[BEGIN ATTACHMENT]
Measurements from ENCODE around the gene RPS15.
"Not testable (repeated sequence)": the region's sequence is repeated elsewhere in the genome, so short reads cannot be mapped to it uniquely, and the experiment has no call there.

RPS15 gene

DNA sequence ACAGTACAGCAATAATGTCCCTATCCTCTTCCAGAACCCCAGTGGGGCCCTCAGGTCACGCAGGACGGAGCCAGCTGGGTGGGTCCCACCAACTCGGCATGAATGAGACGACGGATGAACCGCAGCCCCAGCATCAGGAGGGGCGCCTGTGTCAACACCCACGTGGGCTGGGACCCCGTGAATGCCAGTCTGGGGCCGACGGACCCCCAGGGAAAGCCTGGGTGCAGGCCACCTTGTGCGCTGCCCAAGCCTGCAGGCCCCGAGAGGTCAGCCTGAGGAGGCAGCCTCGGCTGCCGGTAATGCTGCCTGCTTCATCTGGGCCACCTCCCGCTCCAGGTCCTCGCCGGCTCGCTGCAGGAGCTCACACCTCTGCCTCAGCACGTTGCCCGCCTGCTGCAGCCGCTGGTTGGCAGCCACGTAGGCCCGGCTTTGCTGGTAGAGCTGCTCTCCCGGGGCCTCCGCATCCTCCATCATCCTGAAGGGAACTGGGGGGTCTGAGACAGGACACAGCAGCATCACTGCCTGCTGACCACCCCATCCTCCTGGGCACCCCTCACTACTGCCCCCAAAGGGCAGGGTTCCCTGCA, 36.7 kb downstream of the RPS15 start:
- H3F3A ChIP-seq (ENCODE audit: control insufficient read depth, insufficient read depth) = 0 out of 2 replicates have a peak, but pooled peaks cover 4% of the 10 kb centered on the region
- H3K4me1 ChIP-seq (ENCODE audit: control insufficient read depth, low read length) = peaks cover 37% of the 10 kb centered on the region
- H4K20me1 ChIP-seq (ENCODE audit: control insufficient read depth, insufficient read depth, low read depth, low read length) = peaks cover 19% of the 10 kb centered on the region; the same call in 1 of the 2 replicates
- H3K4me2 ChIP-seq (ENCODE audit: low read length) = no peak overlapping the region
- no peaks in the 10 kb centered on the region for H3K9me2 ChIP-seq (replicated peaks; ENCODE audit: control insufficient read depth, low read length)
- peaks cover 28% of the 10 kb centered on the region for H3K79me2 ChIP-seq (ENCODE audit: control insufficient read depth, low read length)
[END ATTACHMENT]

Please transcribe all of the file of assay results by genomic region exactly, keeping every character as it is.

Measurements from ENCODE around the gene RPS15.
"Not testable (repeated sequence)": the region's sequence is repeated elsewhere in the genome, so short reads cannot be mapped to it uniquely, and the experiment has no call there.

RPS15 gene

DNA sequence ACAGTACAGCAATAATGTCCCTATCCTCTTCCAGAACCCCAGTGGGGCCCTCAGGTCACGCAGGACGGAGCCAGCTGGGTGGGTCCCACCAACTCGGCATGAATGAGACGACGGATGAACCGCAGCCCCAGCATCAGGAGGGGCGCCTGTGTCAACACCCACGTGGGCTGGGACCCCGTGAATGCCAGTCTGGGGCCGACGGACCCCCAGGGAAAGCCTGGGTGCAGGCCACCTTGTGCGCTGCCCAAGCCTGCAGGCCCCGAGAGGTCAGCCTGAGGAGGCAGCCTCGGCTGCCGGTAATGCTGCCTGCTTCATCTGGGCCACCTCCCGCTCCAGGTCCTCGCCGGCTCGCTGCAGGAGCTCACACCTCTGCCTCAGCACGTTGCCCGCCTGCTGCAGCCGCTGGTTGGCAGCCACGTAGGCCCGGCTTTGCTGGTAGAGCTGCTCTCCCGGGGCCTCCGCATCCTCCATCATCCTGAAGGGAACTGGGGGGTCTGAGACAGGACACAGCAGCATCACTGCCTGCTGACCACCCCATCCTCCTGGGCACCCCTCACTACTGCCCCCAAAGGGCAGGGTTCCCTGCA, 36.7 kb downstream of the RPS15 start:
- H3F3A ChIP-seq (ENCODE audit: control insufficient read depth, insufficient read depth) = 0 out of 2 replicates have a peak, but pooled peaks cover 4% of the 10 kb centered on the region
- H3K4me1 ChIP-seq (ENCODE audit: control insufficient read depth, low read length) = peaks cover 37% of the 10 kb centered on the region
- H4K20me1 ChIP-seq (ENCODE audit: control insufficient read depth, insufficient read depth, low read depth, low read length) = peaks cover 19% of the 10 kb centered on the region; the same call in 1 of the 2 replicates
- H3K4me2 ChIP-seq (ENCODE audit: low read length) = no peak overlapping the region
- no peaks in the 10 kb centered on the region for H3K9me2 ChIP-seq (replicated peaks; ENCODE audit: control insufficient read depth, low read length)
- peaks cover 28% of the 10 kb centered on the region for H3K79me2 ChIP-seq (ENCODE audit: control insufficient read depth, low read length)